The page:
The Best Engines of 2014

December 13th, 2013

2014 Chevrolet Corvette

The engine in my car never has, and never will, win any engine-of-the-year awards.

The 2.5-liter V6 in my 2004 Jaguar X-Type produces 192 hp and pulls the 3,400-pound sedan to 60 miles per hour in 7.9 seconds (when the check engine light isn’t on). My last tank of premium unleaded delivered 22 miles per gallon.

None of those numbers are even the least bit impressive by current standards. The truth is, they weren’t all that impressive in 2004, either.

One thing the engine has proved to be is reliable, as a mostly trouble-free 124,000 miles have rolled by so far.

Reading about the latest list of Ward’s 10 Best Engines sure gives me an inferiority complex, though.

The interesting thing about this 20th annual list from WardsAuto is that three diesels, a 3-cylinder turbo and an electric engine made the cut, illustrating the importance of fuel economy as automakers develop and market advanced new powertrains.

Six of the 10 engines are either supercharged or turbocharged, but most were designed for economy, not performance.

The performance engines, though, are thoroughly magnificent. Here are the 10 best engines of 2014, as determined by Ward’s Auto:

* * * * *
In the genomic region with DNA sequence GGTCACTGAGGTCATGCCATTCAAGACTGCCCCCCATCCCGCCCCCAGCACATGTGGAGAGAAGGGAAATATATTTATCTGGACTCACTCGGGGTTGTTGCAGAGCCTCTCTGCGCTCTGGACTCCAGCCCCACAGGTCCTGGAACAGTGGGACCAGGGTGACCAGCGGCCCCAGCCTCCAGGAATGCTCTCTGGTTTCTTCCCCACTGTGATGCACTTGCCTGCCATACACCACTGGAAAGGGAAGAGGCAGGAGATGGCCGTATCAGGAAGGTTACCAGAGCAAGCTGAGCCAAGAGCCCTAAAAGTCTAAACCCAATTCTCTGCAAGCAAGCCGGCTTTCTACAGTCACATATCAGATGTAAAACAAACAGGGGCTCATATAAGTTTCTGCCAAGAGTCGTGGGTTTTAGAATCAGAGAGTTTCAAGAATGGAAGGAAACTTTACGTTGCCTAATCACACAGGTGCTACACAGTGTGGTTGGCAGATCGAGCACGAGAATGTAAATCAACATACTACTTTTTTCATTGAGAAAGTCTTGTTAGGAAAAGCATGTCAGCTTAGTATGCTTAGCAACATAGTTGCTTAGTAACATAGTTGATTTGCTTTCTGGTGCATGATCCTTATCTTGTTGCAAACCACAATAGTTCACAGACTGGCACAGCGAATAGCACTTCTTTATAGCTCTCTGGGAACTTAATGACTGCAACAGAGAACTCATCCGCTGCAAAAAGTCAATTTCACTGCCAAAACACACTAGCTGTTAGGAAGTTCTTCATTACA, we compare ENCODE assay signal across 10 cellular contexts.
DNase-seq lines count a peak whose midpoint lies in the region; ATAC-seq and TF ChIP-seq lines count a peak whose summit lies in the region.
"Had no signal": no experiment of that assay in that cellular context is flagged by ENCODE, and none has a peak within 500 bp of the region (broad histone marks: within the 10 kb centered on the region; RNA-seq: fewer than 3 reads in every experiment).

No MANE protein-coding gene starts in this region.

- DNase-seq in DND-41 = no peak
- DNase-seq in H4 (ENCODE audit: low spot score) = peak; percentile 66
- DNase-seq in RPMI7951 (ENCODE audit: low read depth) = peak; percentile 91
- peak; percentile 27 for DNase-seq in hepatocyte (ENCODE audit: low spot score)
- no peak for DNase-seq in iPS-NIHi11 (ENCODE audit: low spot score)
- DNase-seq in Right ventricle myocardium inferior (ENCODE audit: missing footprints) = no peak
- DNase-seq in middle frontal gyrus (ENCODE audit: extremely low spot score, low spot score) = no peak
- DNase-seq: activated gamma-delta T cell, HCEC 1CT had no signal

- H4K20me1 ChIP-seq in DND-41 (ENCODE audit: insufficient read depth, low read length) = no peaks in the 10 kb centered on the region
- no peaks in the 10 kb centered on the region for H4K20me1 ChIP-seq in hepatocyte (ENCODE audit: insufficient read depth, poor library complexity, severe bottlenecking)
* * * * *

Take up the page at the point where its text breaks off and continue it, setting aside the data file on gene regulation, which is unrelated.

Eight WardsAuto editors chose the winners after spending October and November evaluating 44 various engines in vehicles during their daily commutes.

They scored the engines on power, torque, technology, observed fuel economy, relative competitiveness, noise, vibration and harshness.

Are you more likely to buy a car that has one of the best engines of 2014?

-tgriffith

Find Used Cars in Your Area at CarGurus

Used Jaguar X-Type
Used Audi S5
Used BMW 5 Series
Used Chevrolet Corvette
Used Chevrolet Cruze
Used Ford Fiesta
Used Honda Accord
Used Porsche Cayman
Used Ram 1500
Used Volkswagen Jetta

Be Sociable, Share!

  1. James
    December 13th, 2013 at 15:34 | #1

    I want a diesel next. I hope America demands more!

  2. Randy
    December 13th, 2013 at 07:04 | #2

    You can see how Wards panders to GM by including its dinosaur cam-in- block pushrod V8 in a list of modern, high tech engines. It’s almost embarrassing to see such an engine in a list of mostly DOHC mills, a blunt force instrument in a world of sophisticated rapiers. In a way, it’s a negative testament to the poor taste and low expectations of American buyers, who like the typical Walmart shoppers they are, prefer quantity to quality.

  1. No trackbacks yet.